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Definition of 'overkill' - using 130 MB executable to hide 24 kB malware

Published: 2020-08-14
Last Updated: 2020-08-14 06:46:03 UTC
by Jan Kopriva (Version: 1)
1 comment(s)

One of our readers, Lukas, shared an unusual malicious executable with us earlier this week – one that was 130 MB in size. Making executables extremely large is not an uncommon technique among malware authors[1], as it allows them to easily avoid detection by most AV solutions, since the size of files which AVs will check is usually fairly low (tens of megabytes at most). In order to increase the size of their creations, malware authors commonly embed images in the executables or include large chunks of “empty space” (i.e. null bytes) in them.

Authors of our executable, which turned out to be a Visual Basic .NET application originally called cvcv.exe, decided to use both techniques. They embedded 54 GIFs (or rather one GIF, which you may see bellow, with a healthy 1.12 MB size 54 times) among resources of the application and added more than 75 MB of null bytes after the end of the executable.

If all of this unnecessarily filled space was freed, the 130 MB executable would be just over 260 kB in size. The story doesn’t end there though.

.NET malware can sometimes be quite unpleasant and difficult to analyze, but after a while, it became clear that our executable only used elementary name obfuscation so it wasn’t too hard to get to the bottom of what it was supposed to do. The entire massive file turned out to be a simple injector for a second stage payload - another VB .NET executable, originally called j.exe, with a much smaller size of 24 kB.

This second executable was embedded (in an encrypted form) as another resource in the original EXE. After the massive application was executed, it would wait for 35 seconds, decrypt the second executable/payload using a simple XOR-based algorithm and then launch it.

The smaller executable turned out to surprisingly be a bit more complex then the large one. After it was executed, it would first ensure that the malware remained persistent. Doubly – it would copy the original massive file to the Start Menu Startup folder as “77e41643eabac0c55a13f8b8e793e845.exe” and to the AppData folder as “jossej.exe”. It would also create a new value in registry (HKCU\SOFTWARE\Microsoft\Windows\CurrentVersion\Run) which would ensure that the latter file was executed at startup as well. It would then run the jossej executable which would reconfigure internet security zones and add an allow rule for itself to the Windows firewall.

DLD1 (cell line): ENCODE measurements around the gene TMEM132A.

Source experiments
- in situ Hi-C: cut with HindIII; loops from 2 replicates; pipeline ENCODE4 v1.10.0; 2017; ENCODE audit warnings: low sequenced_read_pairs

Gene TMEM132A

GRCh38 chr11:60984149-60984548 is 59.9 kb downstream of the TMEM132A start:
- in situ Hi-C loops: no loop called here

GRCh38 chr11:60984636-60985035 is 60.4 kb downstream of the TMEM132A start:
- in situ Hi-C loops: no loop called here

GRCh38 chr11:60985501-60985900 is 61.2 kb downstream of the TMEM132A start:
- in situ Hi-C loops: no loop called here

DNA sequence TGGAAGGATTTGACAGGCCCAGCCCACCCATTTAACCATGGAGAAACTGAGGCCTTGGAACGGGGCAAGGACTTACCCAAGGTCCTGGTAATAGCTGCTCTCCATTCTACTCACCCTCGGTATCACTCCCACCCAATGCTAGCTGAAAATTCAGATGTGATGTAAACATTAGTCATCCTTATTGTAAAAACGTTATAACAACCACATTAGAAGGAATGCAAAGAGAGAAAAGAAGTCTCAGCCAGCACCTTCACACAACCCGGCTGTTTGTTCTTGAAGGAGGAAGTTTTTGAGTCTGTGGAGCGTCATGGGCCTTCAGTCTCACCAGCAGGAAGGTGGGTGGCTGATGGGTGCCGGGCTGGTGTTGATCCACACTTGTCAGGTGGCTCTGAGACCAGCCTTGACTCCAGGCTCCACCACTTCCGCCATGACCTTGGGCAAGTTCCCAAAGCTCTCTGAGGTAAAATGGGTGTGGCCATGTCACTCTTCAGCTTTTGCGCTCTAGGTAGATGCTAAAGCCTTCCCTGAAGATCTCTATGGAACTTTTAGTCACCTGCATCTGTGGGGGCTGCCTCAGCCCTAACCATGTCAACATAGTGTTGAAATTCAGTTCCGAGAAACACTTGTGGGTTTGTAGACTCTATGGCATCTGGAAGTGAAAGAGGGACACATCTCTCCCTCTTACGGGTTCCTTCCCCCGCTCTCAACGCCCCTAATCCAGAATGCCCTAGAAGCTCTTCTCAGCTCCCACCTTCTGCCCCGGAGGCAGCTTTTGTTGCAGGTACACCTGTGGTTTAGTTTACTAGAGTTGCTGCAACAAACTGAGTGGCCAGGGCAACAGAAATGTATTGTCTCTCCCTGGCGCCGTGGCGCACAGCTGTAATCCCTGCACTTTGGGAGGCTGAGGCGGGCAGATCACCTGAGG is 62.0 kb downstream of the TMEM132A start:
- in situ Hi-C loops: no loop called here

The malicious process would then try to contact a server at the (DDNS) domain lexy[.]hopto[.]org.

The domain was inaccessible by the time of the analysis, so we can’t be completely sure what communication would follow. Going by the contents of the executable however, it would seem that the malware is supposed to function mainly as an infostealer/keylogger.

This would more or less agree with the results for the sample on Virus Total, as according to it, most AVs seem to detect the file as a version of Razy Trojan[2].

The following chart shows a summary of the main activities performed by the malware. As we may see, it is nowhere near as complex as it could have been for a 130 MB executable.


Indicators of Compromise (IoCs)

cvcv.exe / jossej.exe / 77e41643eabac0c55a13f8b8e793e845.exe (130 MB)
MD5 - f1c3d28ebaf180367591fa5d31e3febf
SHA1 - b1cfa019684fcd293eeca557aa523312837ea37d

j.exe (24 kB)
MD5 - 9690a3f2a3d0f84244d41e4aefae0a16
SHA1 - 4631ba4467eee1380f0e847c4f56dddbaed7196c



Jan Kopriva
Alef Nula

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